Latest posts by ASA Editor, M.D. (see all)
- Ask The Sleep Doctor: Sleep Apnea in Child, Depression and Sleep, MVA and OSA, Morphine & Sleep - September 2, 2018
- Ask The Sleep Doctor: What about 6 Hours of Sleep? Depression and Sleep Apnea? Traveling with CPAP? - August 28, 2018
- Ask The Sleep Doctor – Sleep Apnea and ischemic optic neuropathy - August 2, 2018
What Is Sleep Myoclonus?
Myoclonus is a brief twitching of the muscles that occurs when you’re asleep, and can occur separately or in groups, as well as in a sequence or at random. Sleep Myoclonus may be a sign of other nervous system disorders including Parkinson’s disease, Alzheimer’s, multiple sclerosis and epilepsy. Myoclonus is manifest by sudden jerks or contractions of the muscles, and also of the muscles uncontracting or relaxing after contraction.
Sleep Disorders Related To Sleep Myoclonus
Sleep myoclonus is a form of Myoclonus which occurs during sleep, usually in the stage just before deep sleep. Also known as a hypnic jerk or hypnagogic jerk, Sleep myoclonus will rarely disturb the subject or bed partner to the point of waking and disrupting sleep, but may indicate the presence of sleep related findings or disorders such as restless legs syndrome and Periodic Leg Movement during Sleep (PLMS).
What Are The Common Symptoms & Impacts
A common form of myoclonus during wake is hiccups, which are quick contractions affecting the diaphragm. Myoclonus, especially sleep myoclonus in particular, are not harmful or life threatening, though some of the more complex forms of myoclonus may indicate the presence of other potential nervous system issues.
Twitches during sleep
Sleep myoclonus primarily affects the fingers, toes, lips and eyes, and is often barely perceptible to anyone watching the person in their sleep. Sleep myoclonus has been shown to have some connection to stimulus- sensitive myoclonus, whereby contractions may be caused or increased by environmental factors such as light, sound or movement.
Why Am I Twitching While I Am Sleeping?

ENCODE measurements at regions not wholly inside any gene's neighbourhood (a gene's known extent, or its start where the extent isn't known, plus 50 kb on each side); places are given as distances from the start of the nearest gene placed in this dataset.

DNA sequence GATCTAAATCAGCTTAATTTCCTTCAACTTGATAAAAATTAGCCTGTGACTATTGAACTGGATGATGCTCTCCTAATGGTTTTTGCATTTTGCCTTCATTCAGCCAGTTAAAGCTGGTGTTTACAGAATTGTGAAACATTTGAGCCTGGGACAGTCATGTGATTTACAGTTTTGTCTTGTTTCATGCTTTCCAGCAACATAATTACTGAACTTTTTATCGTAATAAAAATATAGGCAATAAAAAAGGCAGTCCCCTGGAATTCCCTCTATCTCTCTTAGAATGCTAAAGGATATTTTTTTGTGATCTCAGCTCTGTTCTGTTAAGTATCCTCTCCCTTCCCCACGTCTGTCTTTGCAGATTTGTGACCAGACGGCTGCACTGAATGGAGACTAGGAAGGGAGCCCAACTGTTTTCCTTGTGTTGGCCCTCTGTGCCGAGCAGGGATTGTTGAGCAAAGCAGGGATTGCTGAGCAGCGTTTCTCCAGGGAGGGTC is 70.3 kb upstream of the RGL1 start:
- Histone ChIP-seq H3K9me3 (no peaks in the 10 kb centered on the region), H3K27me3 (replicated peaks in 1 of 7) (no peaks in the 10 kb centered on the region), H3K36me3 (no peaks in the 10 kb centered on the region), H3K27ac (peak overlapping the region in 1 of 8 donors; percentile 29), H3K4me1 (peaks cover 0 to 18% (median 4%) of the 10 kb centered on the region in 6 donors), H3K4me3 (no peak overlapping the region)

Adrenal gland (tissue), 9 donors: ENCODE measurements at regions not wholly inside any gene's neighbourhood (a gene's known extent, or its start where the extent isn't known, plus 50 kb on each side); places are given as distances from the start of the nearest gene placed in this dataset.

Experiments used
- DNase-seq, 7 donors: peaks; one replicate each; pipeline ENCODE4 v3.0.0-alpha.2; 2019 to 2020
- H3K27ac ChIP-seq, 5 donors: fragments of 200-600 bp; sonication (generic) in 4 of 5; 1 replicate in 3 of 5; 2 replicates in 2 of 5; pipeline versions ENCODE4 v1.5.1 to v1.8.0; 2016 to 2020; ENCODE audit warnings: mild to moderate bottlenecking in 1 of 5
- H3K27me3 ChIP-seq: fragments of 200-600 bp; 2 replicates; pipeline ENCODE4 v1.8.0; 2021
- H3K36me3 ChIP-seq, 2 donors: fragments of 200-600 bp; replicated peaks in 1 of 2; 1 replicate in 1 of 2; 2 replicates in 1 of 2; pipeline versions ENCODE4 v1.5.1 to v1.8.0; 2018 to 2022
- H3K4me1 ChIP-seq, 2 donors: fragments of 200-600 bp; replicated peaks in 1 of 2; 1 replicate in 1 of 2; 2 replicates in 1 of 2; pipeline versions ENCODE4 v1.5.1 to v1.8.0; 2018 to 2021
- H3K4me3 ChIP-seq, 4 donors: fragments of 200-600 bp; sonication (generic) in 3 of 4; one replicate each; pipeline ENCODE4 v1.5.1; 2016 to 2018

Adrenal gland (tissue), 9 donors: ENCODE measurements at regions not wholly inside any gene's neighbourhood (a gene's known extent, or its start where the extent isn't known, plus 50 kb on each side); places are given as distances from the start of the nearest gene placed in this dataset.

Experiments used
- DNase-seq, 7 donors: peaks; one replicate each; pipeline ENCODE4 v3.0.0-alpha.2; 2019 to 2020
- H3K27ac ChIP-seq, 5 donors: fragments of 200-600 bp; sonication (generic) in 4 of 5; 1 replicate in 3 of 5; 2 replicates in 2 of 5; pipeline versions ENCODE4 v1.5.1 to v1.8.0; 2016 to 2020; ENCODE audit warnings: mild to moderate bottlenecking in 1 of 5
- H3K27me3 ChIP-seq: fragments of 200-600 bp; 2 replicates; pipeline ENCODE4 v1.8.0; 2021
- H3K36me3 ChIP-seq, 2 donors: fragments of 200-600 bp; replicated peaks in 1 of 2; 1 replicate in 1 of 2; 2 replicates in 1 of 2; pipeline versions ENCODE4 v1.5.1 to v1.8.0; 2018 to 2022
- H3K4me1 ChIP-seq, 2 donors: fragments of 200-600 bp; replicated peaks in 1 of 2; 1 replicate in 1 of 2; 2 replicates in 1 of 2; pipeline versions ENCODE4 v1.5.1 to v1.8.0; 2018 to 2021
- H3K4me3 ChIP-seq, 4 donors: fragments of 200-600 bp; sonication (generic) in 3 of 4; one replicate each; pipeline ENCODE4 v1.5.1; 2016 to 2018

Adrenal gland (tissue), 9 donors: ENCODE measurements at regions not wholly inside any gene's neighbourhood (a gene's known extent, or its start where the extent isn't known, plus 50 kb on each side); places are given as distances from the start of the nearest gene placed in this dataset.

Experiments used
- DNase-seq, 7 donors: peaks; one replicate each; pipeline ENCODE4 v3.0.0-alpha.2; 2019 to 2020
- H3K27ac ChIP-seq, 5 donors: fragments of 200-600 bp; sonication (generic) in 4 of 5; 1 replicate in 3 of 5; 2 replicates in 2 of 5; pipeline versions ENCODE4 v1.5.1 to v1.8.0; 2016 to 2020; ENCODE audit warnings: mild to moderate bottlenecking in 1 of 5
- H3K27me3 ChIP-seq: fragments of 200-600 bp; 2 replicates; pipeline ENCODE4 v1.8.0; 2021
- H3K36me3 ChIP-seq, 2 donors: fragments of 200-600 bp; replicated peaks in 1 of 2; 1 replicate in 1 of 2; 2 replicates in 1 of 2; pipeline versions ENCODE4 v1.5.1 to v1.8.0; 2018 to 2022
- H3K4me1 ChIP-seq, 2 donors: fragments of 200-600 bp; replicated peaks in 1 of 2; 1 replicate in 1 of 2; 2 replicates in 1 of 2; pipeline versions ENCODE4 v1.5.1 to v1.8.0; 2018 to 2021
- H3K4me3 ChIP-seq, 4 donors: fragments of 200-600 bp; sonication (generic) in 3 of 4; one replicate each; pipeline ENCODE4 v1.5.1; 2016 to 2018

Myoclonus has been connected to several areas of the brain, and in many cases stimulus-sensitive myoclonus has been shown to be an overreaction of the brain in areas that control movement in response to startling events. Myoclonus is actually fairly common in individuals.
Treatment For Sleep Myoclonus
Myoclonus on its own does not necessarily require any treatment, but if someone with myoclonus is exhibiting unaccountable symptoms of insomnia, it may be necessary to look into it further. The first step should be to rule out any other sleeping disorders that could be causing the problem by taking an overnight sleep study. The polysomnogram will not only detect any other possible sleeping disorders, but may also indicate whether the myoclonus itself is causing restless sleep.
Treatment for myoclonus is centered on medications which relax the muscles and inhibit contraction. Clonazepam is a commonly issued drug for sleep myoclonus, and when taken near bedtime has the added benefit of causing drowsiness. For this reason it should only be taken before bed, and not as a cure for myoclonus during waking hours. The body may also develop a tolerance for the drug and lessen its usefulness, so the more sparingly it is used, the greater the length of time it will remain useful. Sodium valproate can be used separately or in conjunction with clonazepam to treat myoclonus as well.
Other treatments may also improve other nervous system disorders that may be present during sleep in addition to myoclonus. These include barbiturates, phenytoin and primidone.